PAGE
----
By MICK ROBERTS ©
ARMED with kerosene tins, protective clothing and old sugar bags, hundreds would head for the Illawarra escarpment during the months of January and February early last century for the annual blackberry harvest.
Blackberry vines had become a troublesome pest, smothering the escarpment foothills and valleys late in the 19th and early 20th centuries.
Although a major problem to farmers the vines provided a welcome income for unemployed miners and their struggling families inhabiting the villages of the northern Illawarra.
Pickers, some professional, some just after a few bob, or some simply collecting for their wife to make a blackberry pie, were a regular sight in the gullies and foothills of the escarpment during summer. Bulli blackberries became famous and were much sought after.
Also known as the English bramble, blackberries were first introduced into Australia from Britain in the 1840s for their fruit and as a hedge plant.
William Dumbrell introduced the plant into the Illawarra during the 1870s when he used the prickly scramblers as hedges on his property at Sherbrooke on Bulli Mountain.
The Illawarra’s climate suited the plant perfectly and they quickly spread through the subtropical forests of the Illawarra escarpment. The Sydney Mail reported in 1887 that they were ruining “acre after acre of agricultural and pastoral lands” and that “the popular and profitable English pastime of blackberrying is now indulged in to the full, the neighbouring mountains and vales literally teeming with fruit of fine size and flavour”.
Blackberries joined with ‘black diamonds’ as an industry in the region during the 1890s. The escarpment became a-buzz with pickers trying to earn extra money during the depression years.
Starting as a cottage industry, the tasty fruits were soon in demand and Sydney jam manufacturers pressured for more of the famed ‘Bulli Berries’.
Bulli storekeeper, G. S. Turnbull became the chief contractor to supply the Sydney market and bought from the local pickers. Landowners charged 2 shillings per hundred weight for the privilege to pick on their land, while pickers received 1 penny per pound of berries from Turnbull, who supplied the jam factories.
The South Coast Times, interviewing a typical picker in 1904, reported “none but those needing money would take the work on and none but the really industrious could make it pay.”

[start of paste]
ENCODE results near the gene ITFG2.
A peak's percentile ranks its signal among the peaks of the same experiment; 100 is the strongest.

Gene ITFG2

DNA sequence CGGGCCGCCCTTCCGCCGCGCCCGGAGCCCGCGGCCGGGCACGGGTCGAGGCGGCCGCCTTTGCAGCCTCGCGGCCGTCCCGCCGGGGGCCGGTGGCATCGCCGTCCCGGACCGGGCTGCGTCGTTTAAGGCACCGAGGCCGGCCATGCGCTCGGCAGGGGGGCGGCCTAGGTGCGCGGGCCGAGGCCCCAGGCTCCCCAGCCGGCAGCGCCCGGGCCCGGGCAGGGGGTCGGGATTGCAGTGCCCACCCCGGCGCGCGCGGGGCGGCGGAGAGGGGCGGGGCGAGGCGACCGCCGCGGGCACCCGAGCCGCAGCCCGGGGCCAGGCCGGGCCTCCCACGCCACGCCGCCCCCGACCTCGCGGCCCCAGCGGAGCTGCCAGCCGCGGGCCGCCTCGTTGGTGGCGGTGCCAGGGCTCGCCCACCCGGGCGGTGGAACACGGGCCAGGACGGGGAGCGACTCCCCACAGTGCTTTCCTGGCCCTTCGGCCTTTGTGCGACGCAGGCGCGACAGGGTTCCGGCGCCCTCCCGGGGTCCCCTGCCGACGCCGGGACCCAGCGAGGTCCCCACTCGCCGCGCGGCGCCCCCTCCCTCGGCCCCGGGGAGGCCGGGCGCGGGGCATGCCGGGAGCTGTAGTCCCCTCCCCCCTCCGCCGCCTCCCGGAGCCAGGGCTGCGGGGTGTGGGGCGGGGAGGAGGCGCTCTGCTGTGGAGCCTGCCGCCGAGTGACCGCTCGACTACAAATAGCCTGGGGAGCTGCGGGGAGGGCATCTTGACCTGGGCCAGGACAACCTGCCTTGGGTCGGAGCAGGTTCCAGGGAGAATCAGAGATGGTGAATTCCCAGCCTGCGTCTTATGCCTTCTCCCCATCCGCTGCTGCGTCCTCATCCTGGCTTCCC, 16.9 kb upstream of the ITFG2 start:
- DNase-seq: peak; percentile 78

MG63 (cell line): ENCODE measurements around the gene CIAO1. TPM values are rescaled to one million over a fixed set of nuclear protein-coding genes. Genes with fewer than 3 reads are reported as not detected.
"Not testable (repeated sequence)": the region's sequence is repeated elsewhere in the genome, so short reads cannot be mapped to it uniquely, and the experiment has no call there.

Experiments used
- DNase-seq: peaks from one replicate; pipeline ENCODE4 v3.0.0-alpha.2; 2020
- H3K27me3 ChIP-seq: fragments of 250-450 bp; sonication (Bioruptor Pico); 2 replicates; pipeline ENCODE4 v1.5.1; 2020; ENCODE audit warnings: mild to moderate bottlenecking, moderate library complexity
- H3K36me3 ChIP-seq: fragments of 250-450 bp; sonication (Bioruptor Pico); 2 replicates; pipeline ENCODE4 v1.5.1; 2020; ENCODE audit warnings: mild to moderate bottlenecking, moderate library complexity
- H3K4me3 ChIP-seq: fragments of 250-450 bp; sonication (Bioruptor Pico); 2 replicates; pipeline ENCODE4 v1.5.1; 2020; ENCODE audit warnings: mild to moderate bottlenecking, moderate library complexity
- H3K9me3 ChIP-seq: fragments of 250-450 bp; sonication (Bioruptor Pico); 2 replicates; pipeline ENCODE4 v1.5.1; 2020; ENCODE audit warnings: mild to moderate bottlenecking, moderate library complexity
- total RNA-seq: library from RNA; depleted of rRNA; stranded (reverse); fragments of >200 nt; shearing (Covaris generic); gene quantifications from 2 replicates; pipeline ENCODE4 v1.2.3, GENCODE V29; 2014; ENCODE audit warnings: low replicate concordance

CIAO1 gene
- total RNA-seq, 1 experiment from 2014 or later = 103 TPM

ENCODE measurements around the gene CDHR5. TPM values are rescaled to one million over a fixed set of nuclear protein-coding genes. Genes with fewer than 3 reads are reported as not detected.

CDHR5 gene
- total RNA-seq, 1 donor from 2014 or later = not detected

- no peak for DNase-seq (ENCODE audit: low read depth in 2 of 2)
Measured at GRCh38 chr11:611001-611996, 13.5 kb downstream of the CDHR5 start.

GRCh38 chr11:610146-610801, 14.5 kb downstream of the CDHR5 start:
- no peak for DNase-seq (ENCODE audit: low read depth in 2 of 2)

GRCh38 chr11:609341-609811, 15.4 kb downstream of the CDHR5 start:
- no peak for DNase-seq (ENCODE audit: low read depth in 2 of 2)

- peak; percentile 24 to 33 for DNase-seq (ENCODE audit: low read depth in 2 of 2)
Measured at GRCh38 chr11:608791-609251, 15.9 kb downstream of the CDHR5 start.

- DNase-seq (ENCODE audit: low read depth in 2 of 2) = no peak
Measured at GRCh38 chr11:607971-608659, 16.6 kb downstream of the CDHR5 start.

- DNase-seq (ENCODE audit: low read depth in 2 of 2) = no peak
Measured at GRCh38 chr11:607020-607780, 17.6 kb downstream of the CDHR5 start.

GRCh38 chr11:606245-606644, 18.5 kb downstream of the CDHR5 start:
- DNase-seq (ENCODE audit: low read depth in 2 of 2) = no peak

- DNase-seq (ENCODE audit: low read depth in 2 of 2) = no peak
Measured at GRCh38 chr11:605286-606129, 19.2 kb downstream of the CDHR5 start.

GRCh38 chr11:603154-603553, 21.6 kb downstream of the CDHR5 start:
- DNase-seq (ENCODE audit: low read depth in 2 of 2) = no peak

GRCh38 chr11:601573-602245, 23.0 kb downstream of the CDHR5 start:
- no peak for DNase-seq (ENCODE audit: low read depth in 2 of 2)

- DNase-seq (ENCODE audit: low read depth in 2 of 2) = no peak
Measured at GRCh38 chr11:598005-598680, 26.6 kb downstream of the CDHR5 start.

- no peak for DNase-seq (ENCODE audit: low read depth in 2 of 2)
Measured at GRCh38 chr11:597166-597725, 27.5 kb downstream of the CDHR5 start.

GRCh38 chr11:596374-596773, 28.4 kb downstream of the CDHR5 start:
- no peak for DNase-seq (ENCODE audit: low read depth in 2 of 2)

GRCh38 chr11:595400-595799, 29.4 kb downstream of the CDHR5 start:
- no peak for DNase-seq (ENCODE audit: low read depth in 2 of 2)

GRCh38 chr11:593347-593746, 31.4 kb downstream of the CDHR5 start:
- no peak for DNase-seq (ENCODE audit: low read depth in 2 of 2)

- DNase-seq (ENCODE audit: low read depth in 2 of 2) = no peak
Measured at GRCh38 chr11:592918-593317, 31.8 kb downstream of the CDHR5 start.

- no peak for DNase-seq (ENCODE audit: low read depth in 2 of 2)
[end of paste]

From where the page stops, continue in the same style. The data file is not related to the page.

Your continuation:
Reporting on “one man who combined both characteristics”, the newspaper reported the going-ons of a blackberry picker.
“He lives by taking any farm or labouring work that comes to hand, and is in and out of work, as the case may be, all the rest of the year. But during the two months named he is in full work, is his own master, can utilise the help of all his young family, and makes a fair weekly income. The familiar kerosene tin is the article mainly chosen for conveyance of the fruit, which is too soft and juicy to be carried in cases or baskets. These hold on an average a little over 30lb., and are reckoned as three to the cwt. Last year the price, delivered at the railway station, was 3 shillings per tin – a little over a penny per lb., but the man referred to could pick, unaided, during most of the season two tins per day, while wife and children filled another tin, and sometimes two. The family, therefore, realised in the neighbourhood of three pounds per week at best, and seldom less than two pounds at worst – an income which made them for the time independent and happy. And there are scores of families doing the same every year.”
The local railway stations became a hive of activity with the 9pm milk train from Bulli becoming known as the “blackberry train”. Trade rose from four tons in 1894 to 35 tons in 1898, 120 tons in 1907 (valued at £120) to 200 tons in 1912 (valued at £800).
The professional picker’s life was difficult with some camping out on the escarpment for the six-week season. “Difficult of access, too, are many of the best spots, even when found, and to succeed one must be a good rock climber as well as an unwearying pedestrian,” the South Coast Times continued.
“Often a wide-reaching ‘clump’ is found, being an entangled mass of thorny vegetation. After the outer and lower parts of this are picked the top and middle have to be reached, and a light ladder allowed to fall on and press down the mass is the best assistant. But most pickers are unable to load themselves with ladders, and invade the swaying, springing mass by means of a sack thrown on to it on which they, greatly daring, climb. To the novice this looks more dangerous than it is, and a practised hand with a couple of sacks can climb all over a vast clump”.
Blackberry vines were declared a noxious weed and a massive eradication program undertaken. After World War II the blackberry industry was in decline with one of the last contractors being W. H. Newman.
© Copyright Mick Roberts 2014